Q: Here is what I assume is an antique, turn-of-the-century, racist, decorative mask from Japan. Just like Black Americana pokes fun at ethnic features, so does this mask. Beyond what might be the typical big lips, the creator went further to highlight nose-hairs, and crooked eyes to boot. The nose appears wider and more broad than an Asian feature, and in that way, also seems to strongly suggest Black heritage. Uniquely signed on the reverse in two colors… I’ve yet to find a translator. Its made of a hardwood, and appears to have aged patina within its shellac coating. Its a bit smaller than a typical mask… and fits my 4 year old son perfectly. The Japanese love to highly nature wood grain, the fact that this mask as a dark, almost black, seems to further attest to its original intent. I am an advocate to protect and preserve, items like these as a reminder not to repeat history. If not turn-of-the-century, there is a highly likelihood that this mask is from a war time era, ca1930s, where there was a heighten fear of foreigners. Nate, 711
A: This mask could go viral! It reminds me of the Elvis Presley mask made by a Chewa carver in Malawi, Central Africa, which you can see at the Brooklyn Museum in New York. This is an ethnographic mask that people would certainly talk about. But before you can give or sell it to an important museum, more research is needed. I would start with the two-color calligraphy on the rear. What does it say? Does the type script suggest a particular time period? I hope that some of the Asia art collectors will offer a few comments as well. For a Japanese wood carving it is of below normal quality, perhaps something made to sell at a low price.
It’s a version of a Hyottoko mask from traditional dance and theatre,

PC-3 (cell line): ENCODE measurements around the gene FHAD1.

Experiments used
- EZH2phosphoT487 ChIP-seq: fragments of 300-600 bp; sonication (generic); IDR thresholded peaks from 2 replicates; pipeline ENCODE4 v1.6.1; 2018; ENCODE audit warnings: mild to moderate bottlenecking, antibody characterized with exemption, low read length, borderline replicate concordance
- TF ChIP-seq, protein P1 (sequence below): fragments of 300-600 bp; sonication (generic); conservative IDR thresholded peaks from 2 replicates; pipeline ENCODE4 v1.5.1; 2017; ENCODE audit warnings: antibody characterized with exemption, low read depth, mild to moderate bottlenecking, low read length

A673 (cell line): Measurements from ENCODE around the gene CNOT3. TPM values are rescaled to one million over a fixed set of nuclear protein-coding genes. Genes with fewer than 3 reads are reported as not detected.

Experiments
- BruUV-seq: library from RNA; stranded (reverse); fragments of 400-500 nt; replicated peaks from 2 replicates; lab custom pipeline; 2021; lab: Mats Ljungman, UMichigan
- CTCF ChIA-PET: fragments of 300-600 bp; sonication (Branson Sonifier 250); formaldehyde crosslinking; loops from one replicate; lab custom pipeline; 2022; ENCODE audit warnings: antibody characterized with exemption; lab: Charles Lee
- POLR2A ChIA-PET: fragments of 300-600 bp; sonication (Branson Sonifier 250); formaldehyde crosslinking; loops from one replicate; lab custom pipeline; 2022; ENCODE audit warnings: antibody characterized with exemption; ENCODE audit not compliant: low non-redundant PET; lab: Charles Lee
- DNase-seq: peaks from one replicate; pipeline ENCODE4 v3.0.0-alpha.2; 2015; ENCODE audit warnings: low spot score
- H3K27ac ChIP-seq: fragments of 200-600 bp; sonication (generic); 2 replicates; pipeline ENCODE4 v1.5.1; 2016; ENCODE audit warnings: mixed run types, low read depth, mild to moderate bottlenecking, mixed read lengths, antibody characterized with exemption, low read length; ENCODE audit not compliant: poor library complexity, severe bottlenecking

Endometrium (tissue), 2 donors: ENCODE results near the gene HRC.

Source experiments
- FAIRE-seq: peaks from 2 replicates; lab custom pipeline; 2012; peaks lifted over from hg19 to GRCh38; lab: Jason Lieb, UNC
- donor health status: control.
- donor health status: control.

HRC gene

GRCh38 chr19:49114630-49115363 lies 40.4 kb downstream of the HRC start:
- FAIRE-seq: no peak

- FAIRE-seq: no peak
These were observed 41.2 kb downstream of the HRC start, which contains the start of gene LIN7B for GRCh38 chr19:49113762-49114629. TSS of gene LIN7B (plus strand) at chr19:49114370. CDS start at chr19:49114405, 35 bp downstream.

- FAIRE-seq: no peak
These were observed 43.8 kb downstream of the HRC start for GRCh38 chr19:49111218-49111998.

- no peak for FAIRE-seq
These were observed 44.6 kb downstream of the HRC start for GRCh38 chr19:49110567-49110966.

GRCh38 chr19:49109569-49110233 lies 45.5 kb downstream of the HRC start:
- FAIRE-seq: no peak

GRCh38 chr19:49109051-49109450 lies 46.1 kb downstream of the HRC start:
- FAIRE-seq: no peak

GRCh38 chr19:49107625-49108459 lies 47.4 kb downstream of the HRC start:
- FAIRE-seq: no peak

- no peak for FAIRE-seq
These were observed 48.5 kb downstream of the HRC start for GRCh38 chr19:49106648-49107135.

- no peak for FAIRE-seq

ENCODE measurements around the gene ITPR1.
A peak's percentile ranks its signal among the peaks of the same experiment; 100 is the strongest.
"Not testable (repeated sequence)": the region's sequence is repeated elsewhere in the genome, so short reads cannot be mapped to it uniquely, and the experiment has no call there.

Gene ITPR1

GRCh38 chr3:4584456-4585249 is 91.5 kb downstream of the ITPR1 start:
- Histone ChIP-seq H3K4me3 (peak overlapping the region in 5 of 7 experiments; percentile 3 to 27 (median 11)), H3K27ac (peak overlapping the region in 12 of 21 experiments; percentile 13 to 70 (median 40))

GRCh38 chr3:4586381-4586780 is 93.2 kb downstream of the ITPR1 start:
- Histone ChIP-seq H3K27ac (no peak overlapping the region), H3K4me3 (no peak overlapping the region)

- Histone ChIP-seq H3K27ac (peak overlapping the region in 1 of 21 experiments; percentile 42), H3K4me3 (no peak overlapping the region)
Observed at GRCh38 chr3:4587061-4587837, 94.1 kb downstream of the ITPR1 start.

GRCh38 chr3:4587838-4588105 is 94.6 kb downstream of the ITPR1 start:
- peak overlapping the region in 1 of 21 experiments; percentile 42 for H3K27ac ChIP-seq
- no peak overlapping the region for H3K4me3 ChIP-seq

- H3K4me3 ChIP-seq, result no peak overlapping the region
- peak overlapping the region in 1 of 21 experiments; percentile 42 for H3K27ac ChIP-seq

It doesn’t depict an African person, but a Japanese one (the character is oafish and comedic).
Thanks for your comment, Adam. I think you’re right. The Hyottoko character has a distorted face with pursed lips through which he blows fire or smoke. On this one the skin color is dark and the lips are very long, making it unusual in style. This piece would especially interest collectors of Hyottoko and Okame (or Otafuku) masks. Bob
By the way, I am still torn on this one. I’ve foudn examples on other Hyottokos with nose hair present. I’ve yet to find a Hyottoko example that was anywhere near this dark in color. Also, all the Hyottoko examples I’ve noted have a very uniquly curved lip in its smoke-blowing. This one, is odd in its straight-out, trumped style of lips. I’d have to say I still lean more towards this being a race-driven piece. I’ve yet to hear back from a Japanese friend on what the inscription says.Can adam tell us what the inscription reads?
My Japanese friend believes that the inscription on the back of the mask is the artisan’s
and is “HOU-UN”. As a native of Japan, he stated that Hyottokos come in various colors…
I guess what we have here is an unusual, creative take on a Hyottoko.